In August 2018, Giuliani joined Trump’s legal team. His responsibility as Trump’s top lawyer was to bring Special Counsel Robert Mueller’s investigation into Russian interference in the US presidential election to an end.
To do so, Giuliani began making regular appearances on cable news, defending Trump against allegations of wrongdoing with an array of ever-changing narratives. At one point, during an interview with Meet the Press’s Chuck Todd in August 2019, Giuliani argued against having Trump sit down for an interview with Mueller, saying that “truth isn’t truth”. Outbursts of this sort were widely derided by the president’s critics and across social media.
If Giuliani’s arguments on behalf of Trump frequently appeared incoherent or downright lethal for the president’s defence strategy – he once went as far as to say that collusion with Russia to win an election is not illegal, before later clarifying “my client didn’t do it, and even if he did it, it’s not a crime” – Mueller’s conclusion not to charge Trump with a crime only strengthened Giuliani’s resolve to stand by Trump.
Determined to expose the Russia investigation as the product of a Democratic plot to unseat Trump, Giuliani embarked on an international campaign to demonstrate that it was actually Trump’s opponents who deserved scrutiny for corruption on an international scale.
In May, Giuliani told the New York Times that he had plans to travel to Ukraine to dig up information that he hoped would discredit the Mueller investigation. He also said he was going to encourage the then-Ukrainian president-elect to investigate Biden and his son despite there being no evidence of wrongdoing by the former vice president or his son. Hunter Biden, the former vice president’s son, served on a board of a Ukrainian gas company around the same time his father was leading the Obama administration’s efforts in Kiev.
During the May interview with the New York Times, Giuliani said Trump was aware of his efforts “as his lawyer”, before somewhat walked back on those comments in August, when he said he was working as a private citizen. Giuliani has also said that the State Department was aware of his efforts in Ukraine.
News reports would continue to allege that Trump was personally involved in attempts to investigate Biden – with the Wall Street Journal reporting that Trump pressured Ukrainian president Volodymyr Zelensky to work with Giuliani on an investigation into Hunter Biden in a July phone call.
More details would come to light in late September, when House Intelligence Committee chair Adam Schiff publicly released a whistle-blower complaint filed in August by an unnamed intelligence officer.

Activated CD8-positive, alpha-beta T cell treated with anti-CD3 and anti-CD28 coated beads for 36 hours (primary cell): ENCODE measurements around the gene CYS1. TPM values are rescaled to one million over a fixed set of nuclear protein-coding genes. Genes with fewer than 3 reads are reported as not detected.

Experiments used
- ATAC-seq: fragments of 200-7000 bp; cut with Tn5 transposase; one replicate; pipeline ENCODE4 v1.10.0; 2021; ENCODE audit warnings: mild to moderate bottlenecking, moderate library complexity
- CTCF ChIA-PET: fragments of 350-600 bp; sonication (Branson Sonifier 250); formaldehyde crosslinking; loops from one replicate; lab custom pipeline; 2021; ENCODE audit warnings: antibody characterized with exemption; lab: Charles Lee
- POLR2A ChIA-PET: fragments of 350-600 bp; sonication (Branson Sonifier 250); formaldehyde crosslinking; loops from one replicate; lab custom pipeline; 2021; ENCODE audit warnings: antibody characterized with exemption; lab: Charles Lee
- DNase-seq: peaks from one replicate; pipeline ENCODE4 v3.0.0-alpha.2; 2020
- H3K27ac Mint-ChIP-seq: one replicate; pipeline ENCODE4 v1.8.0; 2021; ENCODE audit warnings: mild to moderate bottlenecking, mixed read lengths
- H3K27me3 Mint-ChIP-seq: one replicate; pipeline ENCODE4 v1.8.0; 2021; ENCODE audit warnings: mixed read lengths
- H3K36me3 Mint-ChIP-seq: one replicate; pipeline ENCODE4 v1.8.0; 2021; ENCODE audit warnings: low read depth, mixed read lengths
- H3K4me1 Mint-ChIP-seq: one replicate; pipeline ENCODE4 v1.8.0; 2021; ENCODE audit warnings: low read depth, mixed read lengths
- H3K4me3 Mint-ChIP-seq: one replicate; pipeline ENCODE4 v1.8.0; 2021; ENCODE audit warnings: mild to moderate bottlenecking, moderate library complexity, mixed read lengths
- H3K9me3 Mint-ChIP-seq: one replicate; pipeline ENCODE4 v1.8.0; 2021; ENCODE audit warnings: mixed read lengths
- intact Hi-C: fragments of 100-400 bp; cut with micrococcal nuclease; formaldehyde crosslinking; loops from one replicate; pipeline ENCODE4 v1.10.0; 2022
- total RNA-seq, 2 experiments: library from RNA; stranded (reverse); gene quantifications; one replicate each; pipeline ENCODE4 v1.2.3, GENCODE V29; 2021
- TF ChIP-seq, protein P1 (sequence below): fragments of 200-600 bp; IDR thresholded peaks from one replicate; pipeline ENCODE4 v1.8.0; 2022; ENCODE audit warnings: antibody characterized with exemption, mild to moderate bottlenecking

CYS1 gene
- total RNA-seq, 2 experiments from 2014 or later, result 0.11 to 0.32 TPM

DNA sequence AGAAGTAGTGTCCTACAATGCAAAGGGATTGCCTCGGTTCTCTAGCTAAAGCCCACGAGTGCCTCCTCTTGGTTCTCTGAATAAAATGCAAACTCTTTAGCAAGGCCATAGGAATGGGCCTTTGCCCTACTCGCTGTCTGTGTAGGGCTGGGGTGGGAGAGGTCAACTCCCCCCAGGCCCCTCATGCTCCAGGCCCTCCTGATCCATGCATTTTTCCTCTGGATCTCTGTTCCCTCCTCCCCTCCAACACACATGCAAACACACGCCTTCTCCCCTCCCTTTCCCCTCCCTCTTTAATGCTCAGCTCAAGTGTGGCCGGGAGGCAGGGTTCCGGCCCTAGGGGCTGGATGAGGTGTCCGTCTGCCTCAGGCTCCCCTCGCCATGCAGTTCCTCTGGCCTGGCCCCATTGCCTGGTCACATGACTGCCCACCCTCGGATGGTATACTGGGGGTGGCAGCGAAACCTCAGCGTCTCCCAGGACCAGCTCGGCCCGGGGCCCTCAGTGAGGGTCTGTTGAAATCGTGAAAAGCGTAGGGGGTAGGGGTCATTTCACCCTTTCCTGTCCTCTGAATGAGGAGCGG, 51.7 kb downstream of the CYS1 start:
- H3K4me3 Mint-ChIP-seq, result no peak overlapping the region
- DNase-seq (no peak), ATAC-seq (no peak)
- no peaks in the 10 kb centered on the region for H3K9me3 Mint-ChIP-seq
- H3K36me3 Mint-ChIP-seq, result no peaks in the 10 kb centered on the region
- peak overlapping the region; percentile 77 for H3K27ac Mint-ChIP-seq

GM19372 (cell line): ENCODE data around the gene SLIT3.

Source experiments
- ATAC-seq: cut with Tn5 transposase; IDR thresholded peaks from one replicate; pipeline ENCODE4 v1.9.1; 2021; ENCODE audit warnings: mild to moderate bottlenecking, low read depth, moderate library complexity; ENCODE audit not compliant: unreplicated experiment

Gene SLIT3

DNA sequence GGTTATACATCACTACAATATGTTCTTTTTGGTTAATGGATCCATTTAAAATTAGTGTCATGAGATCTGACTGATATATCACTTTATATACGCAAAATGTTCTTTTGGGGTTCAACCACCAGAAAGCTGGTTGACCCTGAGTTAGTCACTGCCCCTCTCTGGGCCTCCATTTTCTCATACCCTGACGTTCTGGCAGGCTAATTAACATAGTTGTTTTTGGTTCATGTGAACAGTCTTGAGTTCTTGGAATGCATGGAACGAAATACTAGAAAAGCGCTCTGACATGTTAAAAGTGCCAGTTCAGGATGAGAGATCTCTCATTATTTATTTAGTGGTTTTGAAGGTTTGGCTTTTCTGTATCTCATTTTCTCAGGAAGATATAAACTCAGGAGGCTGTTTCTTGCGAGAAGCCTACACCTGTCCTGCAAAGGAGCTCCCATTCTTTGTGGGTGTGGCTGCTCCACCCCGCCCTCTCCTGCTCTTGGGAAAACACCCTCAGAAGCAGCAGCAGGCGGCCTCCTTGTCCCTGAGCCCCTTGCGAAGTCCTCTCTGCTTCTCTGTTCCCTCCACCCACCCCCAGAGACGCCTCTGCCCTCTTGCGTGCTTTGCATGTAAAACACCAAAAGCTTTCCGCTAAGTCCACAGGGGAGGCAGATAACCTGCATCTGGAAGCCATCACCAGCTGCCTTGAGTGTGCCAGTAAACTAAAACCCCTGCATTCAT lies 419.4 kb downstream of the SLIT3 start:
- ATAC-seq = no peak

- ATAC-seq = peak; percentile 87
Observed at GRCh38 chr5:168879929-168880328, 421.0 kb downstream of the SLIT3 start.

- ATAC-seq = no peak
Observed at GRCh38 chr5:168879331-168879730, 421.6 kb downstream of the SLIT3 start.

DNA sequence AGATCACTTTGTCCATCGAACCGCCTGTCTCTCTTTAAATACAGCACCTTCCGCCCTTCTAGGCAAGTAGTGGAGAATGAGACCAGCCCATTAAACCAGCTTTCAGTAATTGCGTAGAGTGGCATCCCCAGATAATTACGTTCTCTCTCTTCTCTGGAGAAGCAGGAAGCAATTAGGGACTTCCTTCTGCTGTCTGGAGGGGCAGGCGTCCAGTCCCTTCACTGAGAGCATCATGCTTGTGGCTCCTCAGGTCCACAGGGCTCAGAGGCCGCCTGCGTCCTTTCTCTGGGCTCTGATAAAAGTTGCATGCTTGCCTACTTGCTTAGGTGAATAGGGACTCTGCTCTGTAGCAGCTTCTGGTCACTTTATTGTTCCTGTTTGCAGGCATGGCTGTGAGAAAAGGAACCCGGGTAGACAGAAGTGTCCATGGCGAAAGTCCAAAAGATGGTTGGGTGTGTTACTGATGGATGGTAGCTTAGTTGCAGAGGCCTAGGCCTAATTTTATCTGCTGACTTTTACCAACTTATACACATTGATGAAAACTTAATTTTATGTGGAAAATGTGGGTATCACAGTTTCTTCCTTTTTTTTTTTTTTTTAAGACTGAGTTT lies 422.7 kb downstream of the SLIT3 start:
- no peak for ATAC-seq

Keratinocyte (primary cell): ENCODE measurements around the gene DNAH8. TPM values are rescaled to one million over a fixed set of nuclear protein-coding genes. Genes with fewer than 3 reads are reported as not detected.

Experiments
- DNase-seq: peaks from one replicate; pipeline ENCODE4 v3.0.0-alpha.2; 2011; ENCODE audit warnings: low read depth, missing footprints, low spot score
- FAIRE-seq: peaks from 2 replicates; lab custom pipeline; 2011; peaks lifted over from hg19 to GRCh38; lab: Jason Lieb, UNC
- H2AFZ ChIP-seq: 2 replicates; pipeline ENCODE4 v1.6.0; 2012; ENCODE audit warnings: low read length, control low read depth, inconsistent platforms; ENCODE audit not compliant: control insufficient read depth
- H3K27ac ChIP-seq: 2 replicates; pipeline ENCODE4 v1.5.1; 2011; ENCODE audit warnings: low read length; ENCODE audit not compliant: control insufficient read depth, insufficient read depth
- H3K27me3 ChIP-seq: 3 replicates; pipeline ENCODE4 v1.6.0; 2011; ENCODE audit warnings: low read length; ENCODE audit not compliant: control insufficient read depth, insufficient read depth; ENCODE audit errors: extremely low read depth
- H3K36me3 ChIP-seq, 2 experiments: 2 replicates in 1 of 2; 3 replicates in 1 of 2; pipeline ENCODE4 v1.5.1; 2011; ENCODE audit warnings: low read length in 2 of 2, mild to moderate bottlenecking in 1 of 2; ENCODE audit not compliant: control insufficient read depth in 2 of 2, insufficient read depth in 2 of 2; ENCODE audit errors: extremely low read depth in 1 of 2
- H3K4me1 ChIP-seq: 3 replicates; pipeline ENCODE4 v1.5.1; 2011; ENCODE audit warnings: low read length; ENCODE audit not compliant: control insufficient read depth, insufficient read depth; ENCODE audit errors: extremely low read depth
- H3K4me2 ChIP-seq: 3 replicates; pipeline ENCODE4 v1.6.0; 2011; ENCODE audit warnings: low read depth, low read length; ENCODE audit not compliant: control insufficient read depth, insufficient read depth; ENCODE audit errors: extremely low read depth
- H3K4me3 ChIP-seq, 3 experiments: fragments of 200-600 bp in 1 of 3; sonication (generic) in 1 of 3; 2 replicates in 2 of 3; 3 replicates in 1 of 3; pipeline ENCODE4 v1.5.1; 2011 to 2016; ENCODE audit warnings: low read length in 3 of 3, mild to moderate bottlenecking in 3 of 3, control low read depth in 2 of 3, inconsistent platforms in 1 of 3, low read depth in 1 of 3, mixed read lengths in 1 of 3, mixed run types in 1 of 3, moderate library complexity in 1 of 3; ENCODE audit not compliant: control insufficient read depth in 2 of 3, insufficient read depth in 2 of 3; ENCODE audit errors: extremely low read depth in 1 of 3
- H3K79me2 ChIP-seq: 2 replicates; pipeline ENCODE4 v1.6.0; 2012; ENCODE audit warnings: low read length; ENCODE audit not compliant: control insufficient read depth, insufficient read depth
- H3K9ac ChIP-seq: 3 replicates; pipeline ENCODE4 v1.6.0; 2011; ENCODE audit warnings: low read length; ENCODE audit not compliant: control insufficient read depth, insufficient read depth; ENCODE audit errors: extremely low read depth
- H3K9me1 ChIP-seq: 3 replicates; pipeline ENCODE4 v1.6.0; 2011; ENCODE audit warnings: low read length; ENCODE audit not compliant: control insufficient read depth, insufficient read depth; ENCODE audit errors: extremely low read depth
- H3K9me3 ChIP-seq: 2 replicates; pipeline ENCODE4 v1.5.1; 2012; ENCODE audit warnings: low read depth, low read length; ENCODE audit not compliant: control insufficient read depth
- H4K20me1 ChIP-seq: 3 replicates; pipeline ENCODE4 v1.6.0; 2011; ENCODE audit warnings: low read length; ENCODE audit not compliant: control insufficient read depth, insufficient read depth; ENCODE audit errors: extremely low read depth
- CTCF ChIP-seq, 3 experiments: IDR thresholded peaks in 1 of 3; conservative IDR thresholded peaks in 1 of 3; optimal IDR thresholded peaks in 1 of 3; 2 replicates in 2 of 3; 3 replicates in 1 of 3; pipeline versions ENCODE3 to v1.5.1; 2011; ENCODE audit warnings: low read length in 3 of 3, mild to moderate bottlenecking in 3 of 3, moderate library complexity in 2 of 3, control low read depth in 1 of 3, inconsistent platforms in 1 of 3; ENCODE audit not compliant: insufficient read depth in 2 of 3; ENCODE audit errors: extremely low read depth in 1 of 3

The complaint alleges that Trump used “the power of his office to solicit interference from a foreign country in the 2020 US election” by attempting to prompt a Ukrainian government investigation of the Bidens. The complaint alleges Giuliani “is a central figure in this effort”.
According to the whistle-blower, who cited US officials, Giuliani held meetings with Ukraine’s chief prosecutor in New York and Warsaw, Poland, and that “associates” of his met the head of Ukraine’s security service and an adviser to Zelensky. Over the course of these exchanges, Ukrainian government officials came to understand that the success of their relations with the US government would depend on their president’s willingness to “play ball”, the whistle-blower said. In July, claims the whistle-blower, they learned that Trump instructed the suspension of all US military aid to Ukraine – though it would eventually be released as planned.
Zelensky and Trump eventually spoke over the phone on July 25, and a week later, Giuliani reportedly travelled to Spain for a meeting with an aide to the Ukrainian president to talk about the issues discussed in that phone call, the complaint said.
The complaint and the Trump administration’s actions surrounding it prompted Democrats to launch an impeachment inquiry of the president. Trump has repeatedly denied any wrongdoing, calling the inquiry “witch-hunt garbage”.
In the aftermath of the complaint’s public release, Giuliani continued to make himself available to cable news networks to defend Trump. Giuliani confirmed he asked Ukraine to investigate Hunter Biden in an interview with CNN, called a fellow panelist on a Fox News show a “moron” for questioning his claims against the Biden family, and tweeted out personal text messages between himself and the US’s special representative to Ukraine Kurt Volker, suggesting he liaised with Ukrainian officials with State Department approval. The State Department has denied any wrongdoing. Volker has since resigned from his post.
If anything, these attempts at defending himself have only landed Giuliani in more hot water, with critics of the president like senator and Democratic presidential candidate Kamala Harris calling for further investigation into Trump’s use of diplomacy for personal ends and a subpoena arriving at Giuliani’s doorstep.
Giuliani, on the other hand, is as defiant and bellicose as ever, not only claiming that he is “the real whistle-blower”, but also suggesting he could sue House Democrats over their investigation.